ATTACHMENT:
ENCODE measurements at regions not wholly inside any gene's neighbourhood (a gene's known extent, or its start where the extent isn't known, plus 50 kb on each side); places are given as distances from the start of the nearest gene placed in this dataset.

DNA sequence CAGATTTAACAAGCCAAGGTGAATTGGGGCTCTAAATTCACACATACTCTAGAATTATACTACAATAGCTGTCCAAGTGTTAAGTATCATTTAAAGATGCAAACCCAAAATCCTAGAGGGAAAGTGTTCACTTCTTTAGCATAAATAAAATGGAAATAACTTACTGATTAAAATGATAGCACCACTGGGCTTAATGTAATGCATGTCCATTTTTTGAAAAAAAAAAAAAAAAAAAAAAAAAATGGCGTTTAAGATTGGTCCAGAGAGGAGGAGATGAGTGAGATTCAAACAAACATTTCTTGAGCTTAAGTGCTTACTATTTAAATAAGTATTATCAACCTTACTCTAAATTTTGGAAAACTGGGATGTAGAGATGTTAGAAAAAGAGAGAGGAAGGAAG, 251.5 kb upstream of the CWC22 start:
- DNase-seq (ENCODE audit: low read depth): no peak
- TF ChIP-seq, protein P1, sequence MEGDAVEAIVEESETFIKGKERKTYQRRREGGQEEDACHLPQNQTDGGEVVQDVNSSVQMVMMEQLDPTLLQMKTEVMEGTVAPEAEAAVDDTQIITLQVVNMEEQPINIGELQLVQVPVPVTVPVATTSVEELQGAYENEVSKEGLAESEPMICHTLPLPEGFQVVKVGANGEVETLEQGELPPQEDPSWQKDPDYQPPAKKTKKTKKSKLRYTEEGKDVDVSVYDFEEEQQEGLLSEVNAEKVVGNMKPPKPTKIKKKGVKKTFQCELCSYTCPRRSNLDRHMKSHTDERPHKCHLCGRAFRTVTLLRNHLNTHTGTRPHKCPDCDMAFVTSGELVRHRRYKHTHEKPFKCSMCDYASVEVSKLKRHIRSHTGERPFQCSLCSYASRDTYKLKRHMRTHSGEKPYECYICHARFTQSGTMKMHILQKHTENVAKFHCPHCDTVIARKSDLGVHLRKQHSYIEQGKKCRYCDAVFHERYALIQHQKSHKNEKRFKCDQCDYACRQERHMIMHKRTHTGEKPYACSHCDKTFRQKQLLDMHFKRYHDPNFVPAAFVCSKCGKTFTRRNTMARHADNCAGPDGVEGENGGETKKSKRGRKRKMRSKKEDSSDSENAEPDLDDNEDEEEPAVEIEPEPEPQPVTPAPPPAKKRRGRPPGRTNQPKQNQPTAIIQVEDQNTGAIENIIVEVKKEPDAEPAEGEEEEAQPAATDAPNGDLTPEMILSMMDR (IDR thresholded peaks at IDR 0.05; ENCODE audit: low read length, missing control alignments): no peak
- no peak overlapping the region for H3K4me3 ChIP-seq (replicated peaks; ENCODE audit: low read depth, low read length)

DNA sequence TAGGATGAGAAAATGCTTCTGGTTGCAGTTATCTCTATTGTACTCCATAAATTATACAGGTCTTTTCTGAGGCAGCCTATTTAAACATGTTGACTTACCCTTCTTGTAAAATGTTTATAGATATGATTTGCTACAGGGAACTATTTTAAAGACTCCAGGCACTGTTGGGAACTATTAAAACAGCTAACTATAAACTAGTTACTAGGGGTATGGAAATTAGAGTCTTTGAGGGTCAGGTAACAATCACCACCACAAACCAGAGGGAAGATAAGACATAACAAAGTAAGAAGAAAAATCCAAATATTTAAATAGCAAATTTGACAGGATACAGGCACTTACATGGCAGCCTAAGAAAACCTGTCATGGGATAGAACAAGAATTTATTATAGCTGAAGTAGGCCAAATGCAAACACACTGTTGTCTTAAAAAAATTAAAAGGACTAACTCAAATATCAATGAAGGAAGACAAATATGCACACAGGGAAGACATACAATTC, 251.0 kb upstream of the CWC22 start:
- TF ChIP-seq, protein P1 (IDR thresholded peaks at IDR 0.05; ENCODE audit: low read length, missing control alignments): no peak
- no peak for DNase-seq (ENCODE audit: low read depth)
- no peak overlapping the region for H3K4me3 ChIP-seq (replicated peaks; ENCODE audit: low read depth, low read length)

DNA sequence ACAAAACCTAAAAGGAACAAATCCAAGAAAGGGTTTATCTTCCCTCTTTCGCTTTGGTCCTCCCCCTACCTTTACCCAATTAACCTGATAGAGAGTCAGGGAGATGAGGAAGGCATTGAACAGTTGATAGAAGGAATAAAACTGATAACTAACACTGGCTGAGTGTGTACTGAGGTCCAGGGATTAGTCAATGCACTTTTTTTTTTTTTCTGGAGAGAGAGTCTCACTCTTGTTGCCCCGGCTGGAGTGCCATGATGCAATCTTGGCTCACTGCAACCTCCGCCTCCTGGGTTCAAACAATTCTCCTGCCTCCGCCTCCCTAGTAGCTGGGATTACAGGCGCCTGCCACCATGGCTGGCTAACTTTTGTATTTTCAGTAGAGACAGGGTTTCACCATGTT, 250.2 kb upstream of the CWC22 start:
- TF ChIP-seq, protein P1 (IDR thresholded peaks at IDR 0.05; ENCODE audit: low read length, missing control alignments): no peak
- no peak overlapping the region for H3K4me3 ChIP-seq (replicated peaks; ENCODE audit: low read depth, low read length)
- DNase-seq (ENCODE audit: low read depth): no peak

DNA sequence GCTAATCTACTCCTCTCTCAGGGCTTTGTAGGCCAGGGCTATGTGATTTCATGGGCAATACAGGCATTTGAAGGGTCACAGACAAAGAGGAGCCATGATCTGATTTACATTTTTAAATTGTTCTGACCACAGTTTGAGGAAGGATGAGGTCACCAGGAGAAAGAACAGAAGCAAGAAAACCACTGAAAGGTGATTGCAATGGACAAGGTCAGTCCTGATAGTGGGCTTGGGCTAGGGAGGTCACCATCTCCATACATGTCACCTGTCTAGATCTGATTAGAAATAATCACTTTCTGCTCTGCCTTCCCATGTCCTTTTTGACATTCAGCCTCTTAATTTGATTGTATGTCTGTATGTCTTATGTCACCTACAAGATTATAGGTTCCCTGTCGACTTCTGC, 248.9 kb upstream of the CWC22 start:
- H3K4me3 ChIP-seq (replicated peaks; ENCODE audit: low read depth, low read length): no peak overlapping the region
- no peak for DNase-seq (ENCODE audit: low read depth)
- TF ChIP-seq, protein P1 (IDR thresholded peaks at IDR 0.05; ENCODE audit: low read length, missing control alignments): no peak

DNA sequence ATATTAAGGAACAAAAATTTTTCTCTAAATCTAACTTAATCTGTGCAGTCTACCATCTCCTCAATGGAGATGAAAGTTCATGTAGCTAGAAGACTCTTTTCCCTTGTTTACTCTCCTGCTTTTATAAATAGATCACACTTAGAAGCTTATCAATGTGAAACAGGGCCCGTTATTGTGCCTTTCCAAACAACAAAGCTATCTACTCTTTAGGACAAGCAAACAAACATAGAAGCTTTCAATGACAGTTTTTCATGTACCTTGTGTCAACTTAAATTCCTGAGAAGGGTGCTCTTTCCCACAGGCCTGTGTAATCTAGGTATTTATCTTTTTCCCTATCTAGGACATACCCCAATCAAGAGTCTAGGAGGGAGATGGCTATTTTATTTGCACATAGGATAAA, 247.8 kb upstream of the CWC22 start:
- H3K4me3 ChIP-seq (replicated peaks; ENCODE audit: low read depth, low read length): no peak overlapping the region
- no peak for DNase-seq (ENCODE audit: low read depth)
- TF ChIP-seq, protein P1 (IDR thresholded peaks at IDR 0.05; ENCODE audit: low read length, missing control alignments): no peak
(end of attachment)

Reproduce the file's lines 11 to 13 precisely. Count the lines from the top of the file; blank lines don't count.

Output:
- TF ChIP-seq, protein P1 (IDR thresholded peaks at IDR 0.05; ENCODE audit: low read length, missing control alignments): no peak
- no peak overlapping the region for H3K4me3 ChIP-seq (replicated peaks; ENCODE audit: low read depth, low read length)
- DNase-seq (ENCODE audit: low read depth): no peak